By Mwangi Mumero
A new toolbox designed to help those operating in the food sector adhere to international food hygiene standards has been launched.
Launched by the Food and Agriculture Organisation (FAO), offers a collection of standards, guidelines and codes of practice managed by FAO and the World Health Organization (WHO) that aims to protect consumer health and promote fair practices in food trade.
With 600 million people afflicted by foodborne illness every year, priority is being given to food safety especially where food scarcity is rampant.
Research has shown that there is a direct correlation between situations of food scarcity and increased threats to food safety.
The toolbox translates the extensive set of guidelines and norms governing Good Hygiene Practices (GHP) and Hazard Analysis and Critical Control Point (HACCP) into easily digestible information via an FAO website.
Its contents include guides to personal hygiene, such as how to educate external visitors entering a food production site, the correct procedure and frequency for hand washing, and suggestions for appropriate clothing.
In coming up with the standards, FAO experts took special care by considering the challenges faced by small food business operators and producers in low- and middle-income countries.
For instance, the website has been designed to work well on handheld mobile devices, which in some developing countries are far more widespread than computers.
“This toolbox is an important point of reference for food safety globally. It provides not only the internationally agreed upon principles of food safety, but also provide a framework within which countries can negotiate and food businesses can communicate on food safety amongst themselves”, observed Corinna Hawkes, FAO’s director of food systems and food safety division.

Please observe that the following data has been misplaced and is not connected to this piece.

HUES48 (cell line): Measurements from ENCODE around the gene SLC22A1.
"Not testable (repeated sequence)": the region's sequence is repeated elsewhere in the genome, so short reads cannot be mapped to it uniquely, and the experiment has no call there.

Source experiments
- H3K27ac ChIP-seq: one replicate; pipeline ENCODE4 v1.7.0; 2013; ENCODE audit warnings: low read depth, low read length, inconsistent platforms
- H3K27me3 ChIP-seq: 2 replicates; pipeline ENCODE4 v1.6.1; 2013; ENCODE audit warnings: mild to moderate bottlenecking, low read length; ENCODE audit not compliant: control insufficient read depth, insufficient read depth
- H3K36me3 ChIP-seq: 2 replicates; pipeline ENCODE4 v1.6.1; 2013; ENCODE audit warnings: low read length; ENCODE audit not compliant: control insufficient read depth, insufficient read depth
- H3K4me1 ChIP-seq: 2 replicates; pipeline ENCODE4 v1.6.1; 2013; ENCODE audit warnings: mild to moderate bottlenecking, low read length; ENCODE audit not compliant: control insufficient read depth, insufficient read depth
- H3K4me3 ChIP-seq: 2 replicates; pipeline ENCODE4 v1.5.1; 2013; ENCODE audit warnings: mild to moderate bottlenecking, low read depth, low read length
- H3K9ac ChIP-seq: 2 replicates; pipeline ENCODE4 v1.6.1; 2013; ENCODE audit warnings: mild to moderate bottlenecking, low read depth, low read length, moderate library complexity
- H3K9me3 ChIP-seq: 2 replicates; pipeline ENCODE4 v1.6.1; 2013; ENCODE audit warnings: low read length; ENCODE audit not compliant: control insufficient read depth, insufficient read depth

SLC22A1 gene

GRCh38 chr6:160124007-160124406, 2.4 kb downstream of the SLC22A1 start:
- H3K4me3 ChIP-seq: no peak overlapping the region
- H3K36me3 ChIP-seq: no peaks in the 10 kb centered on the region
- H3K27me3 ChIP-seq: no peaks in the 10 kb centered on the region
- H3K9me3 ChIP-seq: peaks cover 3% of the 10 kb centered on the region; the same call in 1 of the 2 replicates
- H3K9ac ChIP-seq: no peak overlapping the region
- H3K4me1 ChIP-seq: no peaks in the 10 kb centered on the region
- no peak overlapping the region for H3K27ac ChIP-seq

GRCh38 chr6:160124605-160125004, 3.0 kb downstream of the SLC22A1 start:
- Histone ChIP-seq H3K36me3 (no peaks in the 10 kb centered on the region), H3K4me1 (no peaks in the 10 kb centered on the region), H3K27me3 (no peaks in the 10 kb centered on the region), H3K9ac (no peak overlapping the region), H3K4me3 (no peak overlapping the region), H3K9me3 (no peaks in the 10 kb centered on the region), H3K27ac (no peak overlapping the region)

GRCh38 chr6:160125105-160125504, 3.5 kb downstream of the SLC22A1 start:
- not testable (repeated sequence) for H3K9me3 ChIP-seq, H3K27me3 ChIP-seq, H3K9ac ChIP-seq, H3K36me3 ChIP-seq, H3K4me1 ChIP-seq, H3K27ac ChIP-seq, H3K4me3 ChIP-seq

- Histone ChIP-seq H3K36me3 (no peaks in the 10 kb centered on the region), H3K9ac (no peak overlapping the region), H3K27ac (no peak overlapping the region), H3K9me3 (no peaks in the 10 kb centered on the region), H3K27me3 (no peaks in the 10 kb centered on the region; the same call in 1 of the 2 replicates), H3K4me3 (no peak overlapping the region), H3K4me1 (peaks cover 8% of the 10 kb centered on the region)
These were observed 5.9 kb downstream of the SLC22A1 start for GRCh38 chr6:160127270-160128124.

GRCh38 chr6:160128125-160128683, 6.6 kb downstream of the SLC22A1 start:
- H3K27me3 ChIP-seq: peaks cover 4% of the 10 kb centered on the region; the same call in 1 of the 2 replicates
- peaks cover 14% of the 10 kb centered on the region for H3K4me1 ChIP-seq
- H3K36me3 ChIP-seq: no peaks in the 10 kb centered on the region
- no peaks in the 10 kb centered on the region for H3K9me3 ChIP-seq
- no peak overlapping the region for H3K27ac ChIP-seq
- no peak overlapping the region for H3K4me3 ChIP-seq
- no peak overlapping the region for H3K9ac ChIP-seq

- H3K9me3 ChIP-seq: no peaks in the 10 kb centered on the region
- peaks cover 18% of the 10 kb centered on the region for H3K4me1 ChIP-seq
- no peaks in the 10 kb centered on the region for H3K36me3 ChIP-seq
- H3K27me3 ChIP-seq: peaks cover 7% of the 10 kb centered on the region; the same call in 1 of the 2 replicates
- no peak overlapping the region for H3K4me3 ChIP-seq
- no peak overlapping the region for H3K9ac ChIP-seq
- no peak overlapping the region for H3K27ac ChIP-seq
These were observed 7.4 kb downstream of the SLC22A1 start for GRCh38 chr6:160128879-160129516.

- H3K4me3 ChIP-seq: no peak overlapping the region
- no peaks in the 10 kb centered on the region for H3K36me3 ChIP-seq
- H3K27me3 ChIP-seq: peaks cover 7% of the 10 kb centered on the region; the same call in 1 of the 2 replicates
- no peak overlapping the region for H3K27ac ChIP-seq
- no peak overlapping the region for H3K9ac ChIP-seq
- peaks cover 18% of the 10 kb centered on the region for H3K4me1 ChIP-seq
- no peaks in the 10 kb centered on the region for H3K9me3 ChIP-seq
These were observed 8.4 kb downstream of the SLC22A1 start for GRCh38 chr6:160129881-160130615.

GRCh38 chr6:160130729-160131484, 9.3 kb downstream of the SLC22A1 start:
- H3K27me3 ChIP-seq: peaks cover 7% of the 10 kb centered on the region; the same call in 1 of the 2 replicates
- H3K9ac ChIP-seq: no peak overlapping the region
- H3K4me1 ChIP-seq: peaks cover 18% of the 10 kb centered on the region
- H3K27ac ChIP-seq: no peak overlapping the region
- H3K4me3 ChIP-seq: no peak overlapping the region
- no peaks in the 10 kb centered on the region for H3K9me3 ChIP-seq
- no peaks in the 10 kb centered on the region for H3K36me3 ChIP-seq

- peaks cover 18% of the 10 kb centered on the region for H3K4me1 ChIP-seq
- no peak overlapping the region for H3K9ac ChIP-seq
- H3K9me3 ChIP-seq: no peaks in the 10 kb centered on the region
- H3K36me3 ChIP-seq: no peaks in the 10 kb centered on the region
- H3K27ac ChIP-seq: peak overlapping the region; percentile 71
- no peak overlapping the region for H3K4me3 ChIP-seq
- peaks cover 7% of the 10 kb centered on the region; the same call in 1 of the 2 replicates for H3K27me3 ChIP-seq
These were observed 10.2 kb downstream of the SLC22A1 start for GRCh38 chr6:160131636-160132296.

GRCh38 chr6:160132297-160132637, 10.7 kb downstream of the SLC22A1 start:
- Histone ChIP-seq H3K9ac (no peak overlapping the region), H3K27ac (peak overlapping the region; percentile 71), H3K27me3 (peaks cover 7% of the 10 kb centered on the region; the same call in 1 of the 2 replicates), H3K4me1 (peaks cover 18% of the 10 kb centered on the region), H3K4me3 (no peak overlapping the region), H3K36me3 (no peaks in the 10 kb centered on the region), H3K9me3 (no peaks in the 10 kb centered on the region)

The aim of the toolbox is to give all food business operators- from the farm or further along the value chain, an instrument that enables them to better engage with local food safety authorities to produce, process and distribute safe food.
The toolbox also caters for those with an institutional role, such as government officials, academia, and capacity-building organizations.
This toolbox, initially available in three languages -English, French and Spanish-, is among the resources that aid such initiatives.
Future plans include the collection of feedback and possibly expand the toolbox to provide more in-depth guidance for other sectors of the agrifood system, such as fisheries.
Academia has already expressed an interest in using it as a basis for creating dedicated courses on food safety.